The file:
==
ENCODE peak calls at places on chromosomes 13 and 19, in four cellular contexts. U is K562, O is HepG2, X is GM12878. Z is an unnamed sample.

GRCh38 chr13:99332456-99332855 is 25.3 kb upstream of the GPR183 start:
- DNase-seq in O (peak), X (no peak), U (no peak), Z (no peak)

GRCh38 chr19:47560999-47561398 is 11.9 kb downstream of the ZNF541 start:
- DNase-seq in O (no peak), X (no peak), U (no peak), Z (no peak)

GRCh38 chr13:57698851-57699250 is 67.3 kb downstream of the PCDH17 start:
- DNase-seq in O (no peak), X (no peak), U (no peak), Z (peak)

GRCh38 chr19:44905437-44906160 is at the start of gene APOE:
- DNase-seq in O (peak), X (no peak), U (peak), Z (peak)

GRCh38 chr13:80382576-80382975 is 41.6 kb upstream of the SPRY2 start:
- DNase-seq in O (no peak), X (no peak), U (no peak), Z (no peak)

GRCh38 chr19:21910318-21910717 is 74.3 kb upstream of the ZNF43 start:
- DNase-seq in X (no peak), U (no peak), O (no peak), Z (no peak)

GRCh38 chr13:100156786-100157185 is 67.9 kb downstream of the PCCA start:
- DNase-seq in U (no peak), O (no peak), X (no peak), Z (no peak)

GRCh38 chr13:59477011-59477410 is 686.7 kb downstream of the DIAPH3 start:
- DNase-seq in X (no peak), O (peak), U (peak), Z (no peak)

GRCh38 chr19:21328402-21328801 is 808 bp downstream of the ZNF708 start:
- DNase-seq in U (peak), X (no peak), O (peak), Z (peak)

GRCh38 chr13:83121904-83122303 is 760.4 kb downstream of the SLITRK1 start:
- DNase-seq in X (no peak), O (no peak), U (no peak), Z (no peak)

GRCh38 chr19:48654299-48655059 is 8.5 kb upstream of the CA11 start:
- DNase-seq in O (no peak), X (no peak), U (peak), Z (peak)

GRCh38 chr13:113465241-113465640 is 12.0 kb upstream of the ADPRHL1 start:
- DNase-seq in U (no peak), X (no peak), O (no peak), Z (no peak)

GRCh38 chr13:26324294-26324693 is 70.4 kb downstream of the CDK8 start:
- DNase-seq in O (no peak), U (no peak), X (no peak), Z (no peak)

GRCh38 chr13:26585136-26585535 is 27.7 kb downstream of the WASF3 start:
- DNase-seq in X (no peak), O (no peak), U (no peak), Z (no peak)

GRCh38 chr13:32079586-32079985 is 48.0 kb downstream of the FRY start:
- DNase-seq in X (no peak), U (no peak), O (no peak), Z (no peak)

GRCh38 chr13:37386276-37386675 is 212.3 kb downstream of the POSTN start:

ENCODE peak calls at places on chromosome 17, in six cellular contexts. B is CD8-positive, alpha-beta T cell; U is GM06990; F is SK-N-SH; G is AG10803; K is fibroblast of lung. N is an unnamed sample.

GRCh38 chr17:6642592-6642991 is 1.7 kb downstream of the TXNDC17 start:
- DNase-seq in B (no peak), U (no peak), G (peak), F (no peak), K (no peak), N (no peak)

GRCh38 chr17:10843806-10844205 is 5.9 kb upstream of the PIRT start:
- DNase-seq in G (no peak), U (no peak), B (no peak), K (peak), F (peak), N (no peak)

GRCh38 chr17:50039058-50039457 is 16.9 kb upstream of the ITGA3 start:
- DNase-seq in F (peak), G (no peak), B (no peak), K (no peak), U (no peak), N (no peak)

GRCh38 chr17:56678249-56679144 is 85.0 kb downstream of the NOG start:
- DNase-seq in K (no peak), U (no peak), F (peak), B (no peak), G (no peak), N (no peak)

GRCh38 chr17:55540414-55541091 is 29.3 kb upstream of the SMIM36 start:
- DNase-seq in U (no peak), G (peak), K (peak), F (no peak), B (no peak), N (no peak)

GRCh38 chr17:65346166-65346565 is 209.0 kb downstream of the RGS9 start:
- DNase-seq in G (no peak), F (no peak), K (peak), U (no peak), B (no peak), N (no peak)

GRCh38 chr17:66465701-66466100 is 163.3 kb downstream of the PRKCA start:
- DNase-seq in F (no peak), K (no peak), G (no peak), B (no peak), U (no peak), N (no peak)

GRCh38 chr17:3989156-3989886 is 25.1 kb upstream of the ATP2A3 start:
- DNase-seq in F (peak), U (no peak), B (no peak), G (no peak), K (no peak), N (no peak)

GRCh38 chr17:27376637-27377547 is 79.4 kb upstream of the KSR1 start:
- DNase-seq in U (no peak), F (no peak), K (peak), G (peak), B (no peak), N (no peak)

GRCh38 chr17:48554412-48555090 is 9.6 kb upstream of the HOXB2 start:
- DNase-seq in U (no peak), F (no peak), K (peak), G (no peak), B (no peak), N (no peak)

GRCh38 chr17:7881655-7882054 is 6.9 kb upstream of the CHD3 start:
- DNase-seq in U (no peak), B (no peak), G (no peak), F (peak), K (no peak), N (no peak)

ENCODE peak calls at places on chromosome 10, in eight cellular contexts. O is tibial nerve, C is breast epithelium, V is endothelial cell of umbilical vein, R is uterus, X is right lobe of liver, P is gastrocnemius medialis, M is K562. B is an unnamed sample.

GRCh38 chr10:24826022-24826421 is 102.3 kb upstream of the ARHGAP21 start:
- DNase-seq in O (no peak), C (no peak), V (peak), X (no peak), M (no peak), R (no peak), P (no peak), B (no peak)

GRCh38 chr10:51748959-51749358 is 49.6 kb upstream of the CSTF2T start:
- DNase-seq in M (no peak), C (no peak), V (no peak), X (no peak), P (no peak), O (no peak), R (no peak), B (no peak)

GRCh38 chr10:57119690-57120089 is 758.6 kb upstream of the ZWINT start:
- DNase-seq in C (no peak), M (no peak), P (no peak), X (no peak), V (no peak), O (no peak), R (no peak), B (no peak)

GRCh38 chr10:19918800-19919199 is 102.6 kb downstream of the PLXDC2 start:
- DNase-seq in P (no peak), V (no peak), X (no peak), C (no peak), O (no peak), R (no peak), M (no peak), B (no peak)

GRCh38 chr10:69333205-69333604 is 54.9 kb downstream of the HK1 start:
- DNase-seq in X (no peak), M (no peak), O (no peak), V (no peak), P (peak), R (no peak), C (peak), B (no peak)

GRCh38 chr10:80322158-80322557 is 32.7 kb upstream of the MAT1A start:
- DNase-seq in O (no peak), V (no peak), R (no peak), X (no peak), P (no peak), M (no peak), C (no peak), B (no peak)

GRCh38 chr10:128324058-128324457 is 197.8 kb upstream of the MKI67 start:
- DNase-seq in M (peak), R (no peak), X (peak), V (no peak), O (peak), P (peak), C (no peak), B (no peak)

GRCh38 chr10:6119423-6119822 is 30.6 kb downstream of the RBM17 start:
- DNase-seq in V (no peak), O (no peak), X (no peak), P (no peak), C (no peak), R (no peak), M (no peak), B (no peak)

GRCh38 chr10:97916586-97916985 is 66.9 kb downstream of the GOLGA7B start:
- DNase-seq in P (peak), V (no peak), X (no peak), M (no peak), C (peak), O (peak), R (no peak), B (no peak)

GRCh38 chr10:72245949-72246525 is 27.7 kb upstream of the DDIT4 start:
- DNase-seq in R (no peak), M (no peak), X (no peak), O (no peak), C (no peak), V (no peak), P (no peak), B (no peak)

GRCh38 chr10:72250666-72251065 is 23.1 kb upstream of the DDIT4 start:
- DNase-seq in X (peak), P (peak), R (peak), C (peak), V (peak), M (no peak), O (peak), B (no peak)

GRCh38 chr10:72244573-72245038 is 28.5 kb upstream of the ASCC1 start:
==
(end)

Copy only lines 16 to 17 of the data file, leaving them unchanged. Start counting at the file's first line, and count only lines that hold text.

GRCh38 chr13:59477011-59477410 is 686.7 kb downstream of the DIAPH3 start:
- DNase-seq in X (no peak), O (peak), U (peak), Z (no peak)